Utilitarian optima can in principle fail to be Pareto optimal but we show that as preferences become more incomplete this possibility cannot occur.

Emotions, Risk Attitudes, and Patience

Armando N. Meier
University of Chicago


Previous work has shown that preferences are not always stable across time, but surprisingly little is known about the reasons for this instability. I examine whether variation in people's emotions over time predicts changes in preferences. Using a large panel dataset, I find that within-person changes in happiness, anger, and fear have substantial effects on risk attitudes and patience. Robustness checks indicate a limited role of alternative explanations. I further address potential endogeneity concerns by exploiting information about the death of a parent or a child. This identification strategy confirms a large causal impact of emotions on preferences.

Market Insurance, Self-Insurance and Self-Protection if Consumers Value their Privacy

Irina Gemmo
Goethe University Frankfurt


Monitoring consumers’ behavior can mitigate information asymmetries that lead to moral hazard in insurance markets. A perspective premium reduction can incentivize consumers to engage in activities to reduce losses or prevent them. Yet, some consumers value their privacy and dislike sharing private information with insurers. Individuals therefore have two decisions to make simultaneously: (1) The level of market insurance and/or costly effort for self-insurance and self-protection (2) The extent of information disclosure to insurers. In a theoretical framework with continuous effort levels, endogenous disclosure of effort and continuous privacy costs, I investigate whether and in which way privacy concerns alter consumers' optimal decision to purchase market insurance and to invest effort into self-insurance and self-protection.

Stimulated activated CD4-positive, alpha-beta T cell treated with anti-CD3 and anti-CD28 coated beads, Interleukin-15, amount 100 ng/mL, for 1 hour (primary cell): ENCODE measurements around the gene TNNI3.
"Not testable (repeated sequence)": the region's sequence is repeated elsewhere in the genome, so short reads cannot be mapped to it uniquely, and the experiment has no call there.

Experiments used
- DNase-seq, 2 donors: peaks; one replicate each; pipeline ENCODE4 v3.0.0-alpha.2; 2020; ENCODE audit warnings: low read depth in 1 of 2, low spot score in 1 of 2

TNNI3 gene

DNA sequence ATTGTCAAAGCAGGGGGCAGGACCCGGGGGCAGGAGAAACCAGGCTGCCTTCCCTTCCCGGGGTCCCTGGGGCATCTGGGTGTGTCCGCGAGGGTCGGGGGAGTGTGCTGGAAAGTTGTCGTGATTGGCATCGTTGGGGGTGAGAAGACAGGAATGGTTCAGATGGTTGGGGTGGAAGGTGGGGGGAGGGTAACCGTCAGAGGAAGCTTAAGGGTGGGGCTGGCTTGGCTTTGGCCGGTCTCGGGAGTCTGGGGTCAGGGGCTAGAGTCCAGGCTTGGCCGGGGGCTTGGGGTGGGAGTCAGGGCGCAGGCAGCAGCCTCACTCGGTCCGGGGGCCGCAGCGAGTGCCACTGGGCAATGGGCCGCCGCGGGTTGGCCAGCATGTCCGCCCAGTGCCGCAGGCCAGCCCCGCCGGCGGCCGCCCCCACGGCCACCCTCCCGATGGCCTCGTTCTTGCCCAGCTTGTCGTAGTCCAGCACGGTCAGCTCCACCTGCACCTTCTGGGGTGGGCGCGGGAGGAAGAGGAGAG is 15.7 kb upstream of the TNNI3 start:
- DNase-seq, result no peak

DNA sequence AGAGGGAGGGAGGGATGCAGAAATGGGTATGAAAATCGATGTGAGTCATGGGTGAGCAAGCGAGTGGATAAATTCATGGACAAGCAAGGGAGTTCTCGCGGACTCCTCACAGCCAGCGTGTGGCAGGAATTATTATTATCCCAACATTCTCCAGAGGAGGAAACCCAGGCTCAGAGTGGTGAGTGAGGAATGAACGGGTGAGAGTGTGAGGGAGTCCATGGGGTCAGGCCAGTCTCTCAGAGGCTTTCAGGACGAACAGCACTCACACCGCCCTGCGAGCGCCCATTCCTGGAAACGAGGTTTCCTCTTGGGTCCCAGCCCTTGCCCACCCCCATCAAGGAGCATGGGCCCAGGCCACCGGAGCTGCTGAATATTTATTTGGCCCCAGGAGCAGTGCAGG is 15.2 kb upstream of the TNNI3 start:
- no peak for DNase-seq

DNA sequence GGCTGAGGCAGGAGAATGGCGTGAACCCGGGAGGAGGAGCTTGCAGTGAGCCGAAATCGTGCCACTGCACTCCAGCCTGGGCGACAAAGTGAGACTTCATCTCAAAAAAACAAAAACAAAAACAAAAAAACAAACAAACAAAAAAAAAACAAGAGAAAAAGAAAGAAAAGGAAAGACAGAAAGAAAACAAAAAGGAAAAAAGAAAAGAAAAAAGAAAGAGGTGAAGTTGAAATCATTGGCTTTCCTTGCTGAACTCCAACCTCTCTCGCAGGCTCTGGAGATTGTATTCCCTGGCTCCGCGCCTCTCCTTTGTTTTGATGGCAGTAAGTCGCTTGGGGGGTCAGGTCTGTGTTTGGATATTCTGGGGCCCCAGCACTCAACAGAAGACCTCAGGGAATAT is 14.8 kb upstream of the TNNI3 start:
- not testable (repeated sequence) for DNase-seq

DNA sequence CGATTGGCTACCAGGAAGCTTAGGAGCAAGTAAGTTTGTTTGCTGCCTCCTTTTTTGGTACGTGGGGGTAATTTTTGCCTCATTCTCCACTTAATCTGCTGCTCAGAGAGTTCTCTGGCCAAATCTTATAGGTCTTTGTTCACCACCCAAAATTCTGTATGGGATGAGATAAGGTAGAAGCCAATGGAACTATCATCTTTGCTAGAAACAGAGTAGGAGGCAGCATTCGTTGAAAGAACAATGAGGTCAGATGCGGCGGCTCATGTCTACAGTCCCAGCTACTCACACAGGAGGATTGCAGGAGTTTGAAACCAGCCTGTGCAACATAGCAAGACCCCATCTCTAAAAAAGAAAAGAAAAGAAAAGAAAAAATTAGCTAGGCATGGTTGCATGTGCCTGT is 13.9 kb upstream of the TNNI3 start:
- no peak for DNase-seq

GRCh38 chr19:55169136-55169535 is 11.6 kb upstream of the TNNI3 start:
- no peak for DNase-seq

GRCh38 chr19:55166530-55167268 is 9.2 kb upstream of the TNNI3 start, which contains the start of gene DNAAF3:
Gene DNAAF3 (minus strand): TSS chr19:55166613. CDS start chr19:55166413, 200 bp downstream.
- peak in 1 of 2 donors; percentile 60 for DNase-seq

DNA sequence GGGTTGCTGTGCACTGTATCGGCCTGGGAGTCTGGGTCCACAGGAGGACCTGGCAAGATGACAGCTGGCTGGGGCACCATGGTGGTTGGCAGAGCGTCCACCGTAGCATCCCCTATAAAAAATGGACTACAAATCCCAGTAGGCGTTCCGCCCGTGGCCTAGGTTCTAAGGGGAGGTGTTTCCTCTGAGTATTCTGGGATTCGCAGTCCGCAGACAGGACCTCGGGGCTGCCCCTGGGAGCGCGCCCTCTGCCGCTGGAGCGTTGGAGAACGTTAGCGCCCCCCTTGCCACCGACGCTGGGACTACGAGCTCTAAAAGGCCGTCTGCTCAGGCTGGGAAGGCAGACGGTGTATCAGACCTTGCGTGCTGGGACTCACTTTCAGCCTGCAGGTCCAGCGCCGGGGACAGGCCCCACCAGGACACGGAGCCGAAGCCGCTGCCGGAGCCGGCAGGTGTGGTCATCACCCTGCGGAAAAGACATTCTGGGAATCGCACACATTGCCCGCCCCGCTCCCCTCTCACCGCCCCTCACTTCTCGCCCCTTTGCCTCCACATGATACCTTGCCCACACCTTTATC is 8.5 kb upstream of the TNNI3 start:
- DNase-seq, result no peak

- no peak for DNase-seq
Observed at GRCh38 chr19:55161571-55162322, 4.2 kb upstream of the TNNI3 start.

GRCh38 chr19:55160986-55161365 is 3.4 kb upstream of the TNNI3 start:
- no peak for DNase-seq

The optimal effort levels and the optimal insurance coverage for any given level of information disclosure do not directly depend on the disutility an individual exhibits from sharing private information. However, the optimal level of effort disclosure depends on individuals' valuation of private information and the effort signal affects consumers' optimal decision with respect to effort invested into self-protection and self-insurance activities as well as consumers' demand for market insurance. If the level of disclosure increases, the disutility stemming from privacy concerns is traded off against the utility stemming from a premium priced more accurately on self-protection efforts.